Local laws and customs

Carry your passport with you at all times. Police carry out random checks, especially during periods of heightened security and major sporting or political events. Failure to produce your ID can lead to a fine or detention. If you renew your passport while you’re in China, you must register your new passport with the authorities promptly or face a fine.

Certain behaviours may be deemed sensitive and attract greater scrutiny from the authorities, including photography near sensitive sites, engaging with political groups or charities, and making statements deemed to be politically sensitive.

Chinese laws and procedures relating to the arrest and detention of suspects of crime are different from in the UK. If you’re suspected of a crime, the Chinese authorities have the power to prevent you from leaving China (by withholding your passport or applying a travel ban) or to detain you for up to 37 days without charge. Travel bans may also be imposed on individuals involved in commercial or private disputes. If you’re detained on grounds of national security, which is interpreted more broadly than in the UK, you may be detained for up to 6 months before formal arrest and may be denied legal representation before charges are brought.

There are extremely severe penalties for drugs offences in China, including the death penalty. The Chinese authorities undertake random drug testing on foreign nationals including on entry to the country. If you test positive, the Chinese authorities can prosecute you regardless of where or when you consumed drugs. Police raids on homes also occur; if drugs are found in your property, penalties can be extremely severe.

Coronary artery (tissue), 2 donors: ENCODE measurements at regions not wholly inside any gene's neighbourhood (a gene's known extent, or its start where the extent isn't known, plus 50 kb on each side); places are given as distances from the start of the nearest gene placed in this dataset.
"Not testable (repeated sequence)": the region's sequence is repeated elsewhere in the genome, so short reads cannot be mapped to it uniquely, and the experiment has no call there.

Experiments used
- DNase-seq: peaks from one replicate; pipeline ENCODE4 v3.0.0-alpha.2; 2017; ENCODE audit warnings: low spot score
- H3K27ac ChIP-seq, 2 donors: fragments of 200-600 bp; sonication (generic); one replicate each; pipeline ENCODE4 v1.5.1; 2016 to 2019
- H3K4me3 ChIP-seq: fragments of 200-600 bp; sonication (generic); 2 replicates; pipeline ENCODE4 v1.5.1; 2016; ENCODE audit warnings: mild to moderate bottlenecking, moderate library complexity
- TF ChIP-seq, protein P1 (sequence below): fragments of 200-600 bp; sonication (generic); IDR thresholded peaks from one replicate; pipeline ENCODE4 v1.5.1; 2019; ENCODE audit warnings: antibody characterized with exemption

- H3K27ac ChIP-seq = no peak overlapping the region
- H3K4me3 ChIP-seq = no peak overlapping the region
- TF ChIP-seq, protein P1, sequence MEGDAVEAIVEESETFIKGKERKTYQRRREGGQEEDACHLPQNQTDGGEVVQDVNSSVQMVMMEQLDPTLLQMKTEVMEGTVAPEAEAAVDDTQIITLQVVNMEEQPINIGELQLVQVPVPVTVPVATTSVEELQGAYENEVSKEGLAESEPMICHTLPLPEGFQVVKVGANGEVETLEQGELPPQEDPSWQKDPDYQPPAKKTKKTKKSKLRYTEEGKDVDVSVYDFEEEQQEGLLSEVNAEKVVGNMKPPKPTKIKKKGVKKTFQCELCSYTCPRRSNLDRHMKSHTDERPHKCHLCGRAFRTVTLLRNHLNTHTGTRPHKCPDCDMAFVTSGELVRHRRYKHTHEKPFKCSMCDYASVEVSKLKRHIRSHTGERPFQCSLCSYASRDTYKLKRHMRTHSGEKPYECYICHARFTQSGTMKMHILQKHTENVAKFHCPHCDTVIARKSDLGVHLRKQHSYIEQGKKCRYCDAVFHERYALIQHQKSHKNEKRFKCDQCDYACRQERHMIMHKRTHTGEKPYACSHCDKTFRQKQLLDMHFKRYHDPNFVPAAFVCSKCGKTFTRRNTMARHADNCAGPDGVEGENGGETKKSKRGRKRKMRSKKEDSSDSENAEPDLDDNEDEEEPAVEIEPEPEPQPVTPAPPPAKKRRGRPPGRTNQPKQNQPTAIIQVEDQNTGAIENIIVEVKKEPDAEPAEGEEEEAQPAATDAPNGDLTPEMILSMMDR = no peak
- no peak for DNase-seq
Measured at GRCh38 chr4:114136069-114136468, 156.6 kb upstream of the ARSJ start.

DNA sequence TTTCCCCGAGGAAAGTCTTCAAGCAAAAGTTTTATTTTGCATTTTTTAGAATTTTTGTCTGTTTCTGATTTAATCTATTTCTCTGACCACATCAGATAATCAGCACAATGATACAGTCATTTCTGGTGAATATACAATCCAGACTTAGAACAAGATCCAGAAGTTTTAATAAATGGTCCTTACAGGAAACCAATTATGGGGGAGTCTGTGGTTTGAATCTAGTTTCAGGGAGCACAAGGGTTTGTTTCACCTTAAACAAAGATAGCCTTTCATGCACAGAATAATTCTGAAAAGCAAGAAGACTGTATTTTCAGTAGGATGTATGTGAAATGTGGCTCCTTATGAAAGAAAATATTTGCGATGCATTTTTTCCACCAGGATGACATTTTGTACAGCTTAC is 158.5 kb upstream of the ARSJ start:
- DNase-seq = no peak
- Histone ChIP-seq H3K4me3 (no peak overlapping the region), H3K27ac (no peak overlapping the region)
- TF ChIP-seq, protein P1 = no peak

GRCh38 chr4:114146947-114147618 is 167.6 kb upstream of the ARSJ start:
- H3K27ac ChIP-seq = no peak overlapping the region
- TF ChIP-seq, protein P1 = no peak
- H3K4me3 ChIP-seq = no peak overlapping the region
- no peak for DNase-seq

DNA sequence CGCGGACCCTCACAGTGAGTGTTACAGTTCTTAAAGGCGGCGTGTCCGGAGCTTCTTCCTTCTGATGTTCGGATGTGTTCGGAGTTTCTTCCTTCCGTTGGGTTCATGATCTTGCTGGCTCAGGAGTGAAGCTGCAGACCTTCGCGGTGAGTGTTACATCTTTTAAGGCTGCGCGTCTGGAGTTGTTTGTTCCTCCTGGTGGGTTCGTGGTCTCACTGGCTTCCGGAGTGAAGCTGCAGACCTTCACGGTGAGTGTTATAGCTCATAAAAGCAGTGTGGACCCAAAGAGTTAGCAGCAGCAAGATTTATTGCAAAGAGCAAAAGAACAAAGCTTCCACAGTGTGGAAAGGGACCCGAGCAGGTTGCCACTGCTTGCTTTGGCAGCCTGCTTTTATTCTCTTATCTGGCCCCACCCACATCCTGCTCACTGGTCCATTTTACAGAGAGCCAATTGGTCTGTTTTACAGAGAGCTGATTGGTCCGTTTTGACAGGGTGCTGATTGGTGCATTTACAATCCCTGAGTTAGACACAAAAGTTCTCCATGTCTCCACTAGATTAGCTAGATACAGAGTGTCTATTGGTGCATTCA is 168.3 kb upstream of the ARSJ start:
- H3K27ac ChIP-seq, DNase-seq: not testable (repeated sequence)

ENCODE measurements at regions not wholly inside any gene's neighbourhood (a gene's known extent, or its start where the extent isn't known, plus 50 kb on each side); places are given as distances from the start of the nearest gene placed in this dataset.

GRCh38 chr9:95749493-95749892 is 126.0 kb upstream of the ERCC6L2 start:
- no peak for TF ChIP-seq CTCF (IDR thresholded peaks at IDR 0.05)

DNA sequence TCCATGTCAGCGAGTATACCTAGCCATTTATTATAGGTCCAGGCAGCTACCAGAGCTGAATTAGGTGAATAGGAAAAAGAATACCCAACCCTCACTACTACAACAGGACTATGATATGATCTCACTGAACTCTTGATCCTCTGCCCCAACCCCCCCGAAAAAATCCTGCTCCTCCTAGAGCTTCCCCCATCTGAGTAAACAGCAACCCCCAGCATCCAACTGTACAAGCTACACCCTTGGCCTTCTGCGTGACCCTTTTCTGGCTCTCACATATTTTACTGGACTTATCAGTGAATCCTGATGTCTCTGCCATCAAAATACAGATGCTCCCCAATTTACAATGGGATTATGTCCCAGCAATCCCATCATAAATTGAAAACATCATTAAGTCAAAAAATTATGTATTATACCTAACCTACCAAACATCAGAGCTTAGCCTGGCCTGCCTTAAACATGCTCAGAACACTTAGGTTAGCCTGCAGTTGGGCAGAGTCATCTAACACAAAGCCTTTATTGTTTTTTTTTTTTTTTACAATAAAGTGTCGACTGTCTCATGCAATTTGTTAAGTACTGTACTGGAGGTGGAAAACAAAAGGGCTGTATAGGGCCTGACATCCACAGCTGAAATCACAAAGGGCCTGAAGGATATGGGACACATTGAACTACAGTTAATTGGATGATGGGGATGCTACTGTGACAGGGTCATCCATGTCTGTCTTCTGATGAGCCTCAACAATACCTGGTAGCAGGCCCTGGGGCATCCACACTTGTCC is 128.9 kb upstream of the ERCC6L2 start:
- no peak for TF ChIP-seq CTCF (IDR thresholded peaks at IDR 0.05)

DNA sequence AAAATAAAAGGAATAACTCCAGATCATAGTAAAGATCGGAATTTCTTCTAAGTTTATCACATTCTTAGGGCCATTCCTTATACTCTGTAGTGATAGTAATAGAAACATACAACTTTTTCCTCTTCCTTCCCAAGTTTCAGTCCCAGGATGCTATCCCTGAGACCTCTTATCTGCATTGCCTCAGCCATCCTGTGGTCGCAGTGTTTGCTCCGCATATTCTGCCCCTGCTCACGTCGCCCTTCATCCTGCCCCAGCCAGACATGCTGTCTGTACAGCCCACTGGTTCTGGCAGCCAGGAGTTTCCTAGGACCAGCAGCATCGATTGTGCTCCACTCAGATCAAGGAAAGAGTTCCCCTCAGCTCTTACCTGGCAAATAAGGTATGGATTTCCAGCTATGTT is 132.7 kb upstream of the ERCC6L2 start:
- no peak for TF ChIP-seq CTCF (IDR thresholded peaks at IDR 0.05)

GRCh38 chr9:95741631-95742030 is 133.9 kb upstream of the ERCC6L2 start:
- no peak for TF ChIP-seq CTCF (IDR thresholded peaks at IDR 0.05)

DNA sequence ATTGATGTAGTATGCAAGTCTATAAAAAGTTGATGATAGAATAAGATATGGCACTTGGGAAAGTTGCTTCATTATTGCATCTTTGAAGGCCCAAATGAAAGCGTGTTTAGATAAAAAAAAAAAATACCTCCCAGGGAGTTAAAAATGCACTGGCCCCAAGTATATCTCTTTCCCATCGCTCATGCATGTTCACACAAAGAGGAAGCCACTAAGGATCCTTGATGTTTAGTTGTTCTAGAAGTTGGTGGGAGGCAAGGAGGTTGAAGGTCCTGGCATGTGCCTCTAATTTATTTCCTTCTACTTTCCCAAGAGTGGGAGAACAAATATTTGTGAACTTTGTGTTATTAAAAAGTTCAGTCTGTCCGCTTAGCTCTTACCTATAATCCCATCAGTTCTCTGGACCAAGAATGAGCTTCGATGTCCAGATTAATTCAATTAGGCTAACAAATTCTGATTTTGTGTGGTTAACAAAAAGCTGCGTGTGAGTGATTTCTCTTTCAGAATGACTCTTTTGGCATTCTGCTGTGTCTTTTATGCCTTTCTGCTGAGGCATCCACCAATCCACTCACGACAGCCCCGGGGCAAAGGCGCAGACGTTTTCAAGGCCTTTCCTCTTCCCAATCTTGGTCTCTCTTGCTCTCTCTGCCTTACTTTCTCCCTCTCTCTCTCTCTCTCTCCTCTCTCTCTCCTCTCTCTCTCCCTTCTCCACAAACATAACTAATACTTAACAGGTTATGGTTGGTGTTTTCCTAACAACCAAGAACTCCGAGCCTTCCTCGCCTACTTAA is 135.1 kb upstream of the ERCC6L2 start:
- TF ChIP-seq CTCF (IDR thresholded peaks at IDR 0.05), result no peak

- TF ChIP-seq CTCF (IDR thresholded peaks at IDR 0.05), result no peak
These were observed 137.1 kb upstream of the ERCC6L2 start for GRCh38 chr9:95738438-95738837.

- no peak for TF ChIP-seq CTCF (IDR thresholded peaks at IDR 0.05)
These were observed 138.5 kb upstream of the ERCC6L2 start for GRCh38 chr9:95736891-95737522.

There have been increasing incidences of police raids on nightclubs and bars. When such raids take place, patrons will be subject to on the spot drug testing and immigration checks. This may involve being kept at the location, or a secondary location, for several hours whilst hair and urine samples are taken and passport and visa checks conducted. Testing positive to drugs, or being found in breach of your visa conditions, can lead to heavy fines, detention and deportation.

China doesn’t recognise dual nationality. If you enter China on a Chinese passport or identity card, the British Embassy may not be able to offer you help. If you were born in China to a Chinese national parent you will be considered by the Chinese authorities to have Chinese nationality, and may be treated as a Chinese citizen, even if you used a British passport to enter China. If you have formally renounced Chinese citizenship, you should carry clear evidence that you have done so.

The Chinese authorities maintain controls on internet access. Some services, including Google, Facebook, YouTube and Twitter are permanently blocked. Other websites may be blocked from time to time.

China’s cyber security laws are changing and online products and services (eg VPNs) are required to be licensed by the Chinese government. More information is available on the Ministry of Industry and Information Technology website (in Mandarin only). Make sure you stay informed and follow Chinese law.

Gambling is illegal in mainland China.

There are restrictions on certain religious activities, including preaching and distributing religious materials. The Falun Gong movement is banned in China.

Although homosexuality is not prohibited by law, public attitudes are less tolerant than in the UK and public displays of affection may attract negative attention. There’s no provision under Chinese legislation guaranteeing freedom from discrimination on the grounds of sexual orientation. You can find information on LGBT life in China on the British Embassy website. See our information and advice page for the LGBT community before you travel.